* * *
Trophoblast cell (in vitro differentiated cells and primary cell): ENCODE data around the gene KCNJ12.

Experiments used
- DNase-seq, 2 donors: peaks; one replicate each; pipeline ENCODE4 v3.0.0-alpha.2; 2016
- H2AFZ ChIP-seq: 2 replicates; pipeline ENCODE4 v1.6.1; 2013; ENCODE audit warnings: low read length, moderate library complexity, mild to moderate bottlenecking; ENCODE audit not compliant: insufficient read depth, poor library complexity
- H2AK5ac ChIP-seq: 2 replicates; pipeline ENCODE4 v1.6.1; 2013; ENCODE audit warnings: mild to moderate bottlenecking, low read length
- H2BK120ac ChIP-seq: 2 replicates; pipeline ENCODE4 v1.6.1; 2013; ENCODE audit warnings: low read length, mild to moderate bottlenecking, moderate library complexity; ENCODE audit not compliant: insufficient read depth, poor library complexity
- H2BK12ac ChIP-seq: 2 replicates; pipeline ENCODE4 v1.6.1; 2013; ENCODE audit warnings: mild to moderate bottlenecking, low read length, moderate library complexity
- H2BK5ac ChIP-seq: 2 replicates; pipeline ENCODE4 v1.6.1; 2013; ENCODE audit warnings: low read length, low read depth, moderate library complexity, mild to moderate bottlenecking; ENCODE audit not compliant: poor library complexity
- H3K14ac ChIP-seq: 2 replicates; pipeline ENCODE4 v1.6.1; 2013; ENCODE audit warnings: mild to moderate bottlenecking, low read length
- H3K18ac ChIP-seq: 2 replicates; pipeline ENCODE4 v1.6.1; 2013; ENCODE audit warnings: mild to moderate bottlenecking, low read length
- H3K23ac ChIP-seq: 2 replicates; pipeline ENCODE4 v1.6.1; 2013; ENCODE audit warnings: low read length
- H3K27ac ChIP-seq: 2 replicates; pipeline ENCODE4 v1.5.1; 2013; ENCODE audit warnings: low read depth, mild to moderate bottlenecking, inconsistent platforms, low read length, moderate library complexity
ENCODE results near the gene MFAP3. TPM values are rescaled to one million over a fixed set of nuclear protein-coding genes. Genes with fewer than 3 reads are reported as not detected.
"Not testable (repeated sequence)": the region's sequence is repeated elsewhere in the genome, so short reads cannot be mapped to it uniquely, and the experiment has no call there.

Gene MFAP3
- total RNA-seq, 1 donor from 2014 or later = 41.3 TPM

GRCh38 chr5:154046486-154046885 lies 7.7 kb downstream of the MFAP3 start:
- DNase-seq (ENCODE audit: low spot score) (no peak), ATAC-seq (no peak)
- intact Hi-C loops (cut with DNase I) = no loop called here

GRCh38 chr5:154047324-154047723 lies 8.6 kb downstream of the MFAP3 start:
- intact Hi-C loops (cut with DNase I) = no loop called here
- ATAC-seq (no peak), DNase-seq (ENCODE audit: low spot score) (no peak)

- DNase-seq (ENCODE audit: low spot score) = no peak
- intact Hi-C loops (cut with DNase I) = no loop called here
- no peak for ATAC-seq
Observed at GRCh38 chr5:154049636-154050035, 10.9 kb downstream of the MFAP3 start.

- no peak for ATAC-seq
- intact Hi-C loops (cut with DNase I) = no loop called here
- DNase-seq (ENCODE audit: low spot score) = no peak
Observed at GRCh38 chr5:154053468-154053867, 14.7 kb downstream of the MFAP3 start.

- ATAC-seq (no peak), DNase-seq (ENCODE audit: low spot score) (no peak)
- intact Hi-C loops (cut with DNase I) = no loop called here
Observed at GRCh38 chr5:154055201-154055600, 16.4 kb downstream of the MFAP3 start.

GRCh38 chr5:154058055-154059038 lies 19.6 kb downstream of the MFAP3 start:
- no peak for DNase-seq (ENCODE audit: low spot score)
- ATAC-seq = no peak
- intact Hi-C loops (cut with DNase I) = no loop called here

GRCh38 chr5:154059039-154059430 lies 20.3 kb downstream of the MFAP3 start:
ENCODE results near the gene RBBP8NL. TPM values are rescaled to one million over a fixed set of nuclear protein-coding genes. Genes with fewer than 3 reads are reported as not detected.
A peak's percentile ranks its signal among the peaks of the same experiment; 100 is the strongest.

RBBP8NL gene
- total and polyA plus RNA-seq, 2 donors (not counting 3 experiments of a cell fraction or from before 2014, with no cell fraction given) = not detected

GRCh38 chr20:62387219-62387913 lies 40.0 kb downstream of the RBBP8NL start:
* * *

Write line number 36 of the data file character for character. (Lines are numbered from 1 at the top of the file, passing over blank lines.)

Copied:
- ATAC-seq = no peak